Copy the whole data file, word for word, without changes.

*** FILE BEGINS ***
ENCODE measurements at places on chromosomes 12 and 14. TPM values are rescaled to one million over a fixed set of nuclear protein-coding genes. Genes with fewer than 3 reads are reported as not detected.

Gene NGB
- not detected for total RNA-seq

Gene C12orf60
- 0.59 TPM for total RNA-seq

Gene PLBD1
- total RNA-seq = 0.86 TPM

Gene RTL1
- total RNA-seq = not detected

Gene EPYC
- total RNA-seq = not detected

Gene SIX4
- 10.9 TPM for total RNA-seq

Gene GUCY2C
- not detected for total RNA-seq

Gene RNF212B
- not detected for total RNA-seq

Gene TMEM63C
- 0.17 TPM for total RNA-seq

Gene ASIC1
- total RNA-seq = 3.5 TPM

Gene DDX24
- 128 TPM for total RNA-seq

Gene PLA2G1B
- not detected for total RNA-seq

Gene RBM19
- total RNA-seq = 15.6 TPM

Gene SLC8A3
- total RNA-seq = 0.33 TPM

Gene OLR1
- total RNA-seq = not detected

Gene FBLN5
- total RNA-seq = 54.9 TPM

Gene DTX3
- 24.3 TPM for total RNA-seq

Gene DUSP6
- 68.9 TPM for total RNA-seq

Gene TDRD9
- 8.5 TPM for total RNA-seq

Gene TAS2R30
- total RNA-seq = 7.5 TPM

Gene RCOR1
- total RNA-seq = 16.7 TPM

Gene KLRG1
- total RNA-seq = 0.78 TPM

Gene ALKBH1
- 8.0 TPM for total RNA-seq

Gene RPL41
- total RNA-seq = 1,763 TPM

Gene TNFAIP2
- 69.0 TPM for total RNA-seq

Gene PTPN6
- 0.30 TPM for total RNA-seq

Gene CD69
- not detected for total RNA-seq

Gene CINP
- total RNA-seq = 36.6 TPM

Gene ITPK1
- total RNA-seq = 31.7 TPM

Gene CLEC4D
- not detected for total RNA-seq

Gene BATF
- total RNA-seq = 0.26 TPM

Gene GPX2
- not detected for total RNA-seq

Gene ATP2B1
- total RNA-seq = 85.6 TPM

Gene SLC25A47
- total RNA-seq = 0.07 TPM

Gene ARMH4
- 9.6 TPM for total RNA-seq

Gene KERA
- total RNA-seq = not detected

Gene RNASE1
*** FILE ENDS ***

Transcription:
ENCODE measurements at places on chromosomes 12 and 14. TPM values are rescaled to one million over a fixed set of nuclear protein-coding genes. Genes with fewer than 3 reads are reported as not detected.

Gene NGB
- not detected for total RNA-seq

Gene C12orf60
- 0.59 TPM for total RNA-seq

Gene PLBD1
- total RNA-seq = 0.86 TPM

Gene RTL1
- total RNA-seq = not detected

Gene EPYC
- total RNA-seq = not detected

Gene SIX4
- 10.9 TPM for total RNA-seq

Gene GUCY2C
- not detected for total RNA-seq

Gene RNF212B
- not detected for total RNA-seq

Gene TMEM63C
- 0.17 TPM for total RNA-seq

Gene ASIC1
- total RNA-seq = 3.5 TPM

Gene DDX24
- 128 TPM for total RNA-seq

Gene PLA2G1B
- not detected for total RNA-seq

Gene RBM19
- total RNA-seq = 15.6 TPM

Gene SLC8A3
- total RNA-seq = 0.33 TPM

Gene OLR1
- total RNA-seq = not detected

Gene FBLN5
- total RNA-seq = 54.9 TPM

Gene DTX3
- 24.3 TPM for total RNA-seq

Gene DUSP6
- 68.9 TPM for total RNA-seq

Gene TDRD9
- 8.5 TPM for total RNA-seq

Gene TAS2R30
- total RNA-seq = 7.5 TPM

Gene RCOR1
- total RNA-seq = 16.7 TPM

Gene KLRG1
- total RNA-seq = 0.78 TPM

Gene ALKBH1
- 8.0 TPM for total RNA-seq

Gene RPL41
- total RNA-seq = 1,763 TPM

Gene TNFAIP2
- 69.0 TPM for total RNA-seq

Gene PTPN6
- 0.30 TPM for total RNA-seq

Gene CD69
- not detected for total RNA-seq

Gene CINP
- total RNA-seq = 36.6 TPM

Gene ITPK1
- total RNA-seq = 31.7 TPM

Gene CLEC4D
- not detected for total RNA-seq

Gene BATF
- total RNA-seq = 0.26 TPM

Gene GPX2
- not detected for total RNA-seq

Gene ATP2B1
- total RNA-seq = 85.6 TPM

Gene SLC25A47
- total RNA-seq = 0.07 TPM

Gene ARMH4
- 9.6 TPM for total RNA-seq

Gene KERA
- total RNA-seq = not detected

Gene RNASE1